Crystal structure of air hydrate
The crystal structure of air hydrate. The red-white wire-fram shows the water host lattice forming two types of cages in which the oxygen (blue) and nitrogen (green) atoms are located. The resulting structure has cubic symmetry and belongs to von Stackelberg's type II.

 

References:

  • Kuhs, W. F., B. Chazallon, G. Radaelli and F. Pauer (1997)
    Cage occupancy and compressibility of deuterated N2-hydrate by neutron diffraction
    J. Incl. Phenom. 29, 65-77.
  • Kuhs, W. F., B. Chazallon, A. Klapproth and F. Pauer (1998)
    Filling isotherms in clathrate hydrates
    The Review of High Pressure Science and Technology 7, 1147-1149.
  • Chazallon, B., and W. F. Kuhs (2002)
    In situ structural properties of N2-, O2-, and air-clathrates by neutron diffraction
    J. Chem. Phys. 117(2), 308-320.
  • Lobban, C., J. L. Finney and W. F. Kuhs (2002)
    The p-T dependency of the ice II crystal structure and the effect of helium inclusion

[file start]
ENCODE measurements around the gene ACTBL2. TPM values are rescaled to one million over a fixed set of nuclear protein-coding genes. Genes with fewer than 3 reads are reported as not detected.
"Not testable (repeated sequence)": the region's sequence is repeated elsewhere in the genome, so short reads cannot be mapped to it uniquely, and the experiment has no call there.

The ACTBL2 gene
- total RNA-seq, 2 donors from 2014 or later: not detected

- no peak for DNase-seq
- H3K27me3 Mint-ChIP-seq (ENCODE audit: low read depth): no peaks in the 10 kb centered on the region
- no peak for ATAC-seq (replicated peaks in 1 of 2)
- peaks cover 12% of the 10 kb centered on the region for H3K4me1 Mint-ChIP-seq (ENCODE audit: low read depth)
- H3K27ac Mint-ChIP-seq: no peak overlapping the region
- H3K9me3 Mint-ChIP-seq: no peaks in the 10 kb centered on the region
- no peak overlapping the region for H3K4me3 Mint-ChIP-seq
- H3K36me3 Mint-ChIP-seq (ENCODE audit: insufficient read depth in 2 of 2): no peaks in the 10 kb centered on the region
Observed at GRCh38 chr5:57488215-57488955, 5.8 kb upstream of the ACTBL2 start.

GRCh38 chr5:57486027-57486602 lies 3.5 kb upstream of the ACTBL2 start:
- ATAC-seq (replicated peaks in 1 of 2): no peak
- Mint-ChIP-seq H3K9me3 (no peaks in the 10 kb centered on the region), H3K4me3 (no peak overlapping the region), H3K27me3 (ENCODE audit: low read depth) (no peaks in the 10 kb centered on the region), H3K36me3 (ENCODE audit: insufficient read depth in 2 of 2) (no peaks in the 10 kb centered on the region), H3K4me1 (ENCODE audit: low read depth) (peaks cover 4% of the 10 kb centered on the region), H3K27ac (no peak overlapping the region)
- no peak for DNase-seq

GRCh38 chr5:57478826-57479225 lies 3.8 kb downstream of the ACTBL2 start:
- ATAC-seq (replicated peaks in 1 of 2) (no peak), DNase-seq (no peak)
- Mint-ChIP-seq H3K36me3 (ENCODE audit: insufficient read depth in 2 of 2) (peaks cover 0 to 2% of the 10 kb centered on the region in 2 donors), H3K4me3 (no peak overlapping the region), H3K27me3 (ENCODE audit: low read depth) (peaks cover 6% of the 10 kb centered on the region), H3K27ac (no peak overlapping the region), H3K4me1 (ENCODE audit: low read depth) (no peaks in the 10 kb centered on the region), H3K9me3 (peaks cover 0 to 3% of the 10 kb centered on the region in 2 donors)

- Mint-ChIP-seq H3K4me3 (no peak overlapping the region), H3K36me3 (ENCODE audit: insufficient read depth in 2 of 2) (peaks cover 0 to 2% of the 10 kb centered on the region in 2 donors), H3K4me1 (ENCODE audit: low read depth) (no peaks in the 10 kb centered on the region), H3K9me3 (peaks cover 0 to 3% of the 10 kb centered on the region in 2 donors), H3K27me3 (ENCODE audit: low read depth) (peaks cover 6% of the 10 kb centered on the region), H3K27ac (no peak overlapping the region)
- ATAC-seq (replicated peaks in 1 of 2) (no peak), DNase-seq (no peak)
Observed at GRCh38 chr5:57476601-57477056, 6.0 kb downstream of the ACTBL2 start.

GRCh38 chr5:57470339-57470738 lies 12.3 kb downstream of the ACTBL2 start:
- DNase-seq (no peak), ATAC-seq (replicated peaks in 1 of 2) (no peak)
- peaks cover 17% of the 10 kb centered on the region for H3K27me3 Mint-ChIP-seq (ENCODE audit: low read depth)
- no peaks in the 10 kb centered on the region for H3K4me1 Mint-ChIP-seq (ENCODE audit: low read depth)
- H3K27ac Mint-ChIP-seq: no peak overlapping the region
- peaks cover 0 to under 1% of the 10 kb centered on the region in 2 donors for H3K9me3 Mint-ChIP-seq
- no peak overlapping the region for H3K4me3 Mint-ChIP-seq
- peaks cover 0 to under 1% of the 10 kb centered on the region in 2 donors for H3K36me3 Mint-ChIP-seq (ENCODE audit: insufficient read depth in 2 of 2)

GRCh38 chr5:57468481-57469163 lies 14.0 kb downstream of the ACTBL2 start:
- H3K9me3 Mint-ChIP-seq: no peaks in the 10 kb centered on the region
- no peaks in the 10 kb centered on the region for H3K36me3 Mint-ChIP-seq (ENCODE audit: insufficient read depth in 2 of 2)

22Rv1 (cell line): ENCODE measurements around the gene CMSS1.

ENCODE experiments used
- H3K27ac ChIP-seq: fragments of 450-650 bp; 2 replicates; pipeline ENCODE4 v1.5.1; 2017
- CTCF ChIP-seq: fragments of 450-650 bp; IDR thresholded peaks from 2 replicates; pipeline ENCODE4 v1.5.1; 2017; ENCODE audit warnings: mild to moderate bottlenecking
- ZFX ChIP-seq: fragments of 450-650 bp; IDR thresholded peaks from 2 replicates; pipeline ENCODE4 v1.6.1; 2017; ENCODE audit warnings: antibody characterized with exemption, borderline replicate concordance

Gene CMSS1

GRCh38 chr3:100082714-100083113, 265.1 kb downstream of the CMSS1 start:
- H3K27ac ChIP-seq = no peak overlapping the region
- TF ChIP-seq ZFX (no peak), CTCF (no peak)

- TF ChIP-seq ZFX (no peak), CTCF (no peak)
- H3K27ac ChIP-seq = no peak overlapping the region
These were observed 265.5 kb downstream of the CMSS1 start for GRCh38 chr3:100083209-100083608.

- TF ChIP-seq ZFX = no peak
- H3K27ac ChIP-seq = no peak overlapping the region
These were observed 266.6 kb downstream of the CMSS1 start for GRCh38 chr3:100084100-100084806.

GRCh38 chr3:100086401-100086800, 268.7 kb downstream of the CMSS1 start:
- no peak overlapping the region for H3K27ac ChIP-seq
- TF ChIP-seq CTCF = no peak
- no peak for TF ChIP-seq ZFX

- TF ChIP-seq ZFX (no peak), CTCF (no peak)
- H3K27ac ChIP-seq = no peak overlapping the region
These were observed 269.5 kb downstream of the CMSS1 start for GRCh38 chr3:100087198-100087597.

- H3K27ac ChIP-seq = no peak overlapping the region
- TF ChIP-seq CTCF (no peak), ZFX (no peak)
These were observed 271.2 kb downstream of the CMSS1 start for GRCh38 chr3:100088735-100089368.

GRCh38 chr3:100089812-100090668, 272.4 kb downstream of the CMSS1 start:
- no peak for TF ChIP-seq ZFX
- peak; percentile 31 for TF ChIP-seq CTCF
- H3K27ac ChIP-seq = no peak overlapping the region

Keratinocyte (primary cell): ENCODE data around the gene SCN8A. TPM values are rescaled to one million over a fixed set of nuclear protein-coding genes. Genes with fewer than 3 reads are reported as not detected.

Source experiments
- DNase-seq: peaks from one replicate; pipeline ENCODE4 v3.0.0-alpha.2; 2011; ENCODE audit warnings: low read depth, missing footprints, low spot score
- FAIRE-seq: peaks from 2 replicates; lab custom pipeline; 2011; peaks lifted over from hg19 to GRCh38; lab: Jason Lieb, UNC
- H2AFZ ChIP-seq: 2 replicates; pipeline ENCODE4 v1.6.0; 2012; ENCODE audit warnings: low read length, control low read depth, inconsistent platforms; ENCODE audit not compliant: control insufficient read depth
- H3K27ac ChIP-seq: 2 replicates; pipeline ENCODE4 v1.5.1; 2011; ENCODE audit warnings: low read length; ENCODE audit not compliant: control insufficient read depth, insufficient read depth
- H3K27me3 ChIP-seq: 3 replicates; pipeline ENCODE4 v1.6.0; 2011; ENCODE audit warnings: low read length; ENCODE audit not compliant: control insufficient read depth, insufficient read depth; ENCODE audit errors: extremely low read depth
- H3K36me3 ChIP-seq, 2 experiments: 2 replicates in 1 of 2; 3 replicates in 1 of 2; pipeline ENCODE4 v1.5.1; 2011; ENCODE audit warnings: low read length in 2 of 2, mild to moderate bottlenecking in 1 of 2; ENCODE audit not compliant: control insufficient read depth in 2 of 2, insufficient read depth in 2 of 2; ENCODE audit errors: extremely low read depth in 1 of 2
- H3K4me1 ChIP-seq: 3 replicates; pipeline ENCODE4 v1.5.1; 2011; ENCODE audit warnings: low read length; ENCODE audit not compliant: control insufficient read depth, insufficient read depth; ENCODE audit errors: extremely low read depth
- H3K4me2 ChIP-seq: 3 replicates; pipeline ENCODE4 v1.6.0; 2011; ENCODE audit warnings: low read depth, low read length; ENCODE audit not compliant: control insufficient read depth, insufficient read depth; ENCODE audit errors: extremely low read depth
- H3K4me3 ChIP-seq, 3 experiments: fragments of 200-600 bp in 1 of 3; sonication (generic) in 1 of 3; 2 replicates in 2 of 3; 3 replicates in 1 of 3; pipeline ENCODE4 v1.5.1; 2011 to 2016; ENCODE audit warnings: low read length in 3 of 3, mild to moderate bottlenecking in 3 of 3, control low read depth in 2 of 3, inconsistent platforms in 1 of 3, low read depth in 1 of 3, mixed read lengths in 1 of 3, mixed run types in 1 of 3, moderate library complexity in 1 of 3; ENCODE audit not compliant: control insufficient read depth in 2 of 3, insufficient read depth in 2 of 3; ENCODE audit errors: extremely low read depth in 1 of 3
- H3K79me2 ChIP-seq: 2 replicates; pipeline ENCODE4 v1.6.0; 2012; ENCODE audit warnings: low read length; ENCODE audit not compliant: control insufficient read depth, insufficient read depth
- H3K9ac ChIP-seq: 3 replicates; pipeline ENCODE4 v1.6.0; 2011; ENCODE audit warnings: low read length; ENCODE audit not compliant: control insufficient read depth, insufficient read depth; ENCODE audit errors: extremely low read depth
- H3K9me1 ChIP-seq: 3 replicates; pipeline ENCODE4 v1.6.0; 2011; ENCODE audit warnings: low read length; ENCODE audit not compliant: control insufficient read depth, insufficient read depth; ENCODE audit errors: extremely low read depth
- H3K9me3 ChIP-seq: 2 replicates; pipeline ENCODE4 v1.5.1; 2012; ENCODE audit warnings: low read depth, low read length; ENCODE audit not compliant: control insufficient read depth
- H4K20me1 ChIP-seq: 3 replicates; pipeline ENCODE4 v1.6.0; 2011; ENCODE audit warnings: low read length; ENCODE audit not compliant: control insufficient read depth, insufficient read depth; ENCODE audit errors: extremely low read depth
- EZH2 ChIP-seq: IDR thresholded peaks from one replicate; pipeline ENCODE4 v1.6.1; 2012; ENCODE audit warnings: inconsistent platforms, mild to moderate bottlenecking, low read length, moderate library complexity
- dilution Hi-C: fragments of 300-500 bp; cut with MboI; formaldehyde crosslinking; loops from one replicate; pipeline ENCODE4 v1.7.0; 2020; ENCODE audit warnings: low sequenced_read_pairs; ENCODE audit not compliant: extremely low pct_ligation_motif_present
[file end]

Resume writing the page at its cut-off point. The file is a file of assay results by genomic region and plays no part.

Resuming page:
J. Chem. Phys. 117(8), 3928-3934.
  • Klapproth, A., E. Goreshnik, D. K. Staykova, H. Klein and W. F. Kuhs (2003)
    Structural studies of gas hydrates
    Can. J. Phys. 81(1/2), 503-518.

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Microstructure

Gas hydrates have a number of unusual properties. Among them is their remarkable microstructure. We have found in 2000, using field-emission scanning electron microscopy, that all investigated gas hydrates may form single crystals sized from a few microns to a few tens of a micron and showing a nanometric porous microstructure. Gas hydrates are apparently the only known material in which regular pore structures are formed spontaneously within quite perfect single crystals. Dense (i.e. non-porous) hydrate crystals also exist. Whether dense or porous hydrates are formed depends on the formation conditions. Meanwhile we have, partly in collaboration with GEOMAR and the University of Bremen, investigated the microstructure of a large number of natural gas hydrates from the ocean sea floor and sub-permafrost regions.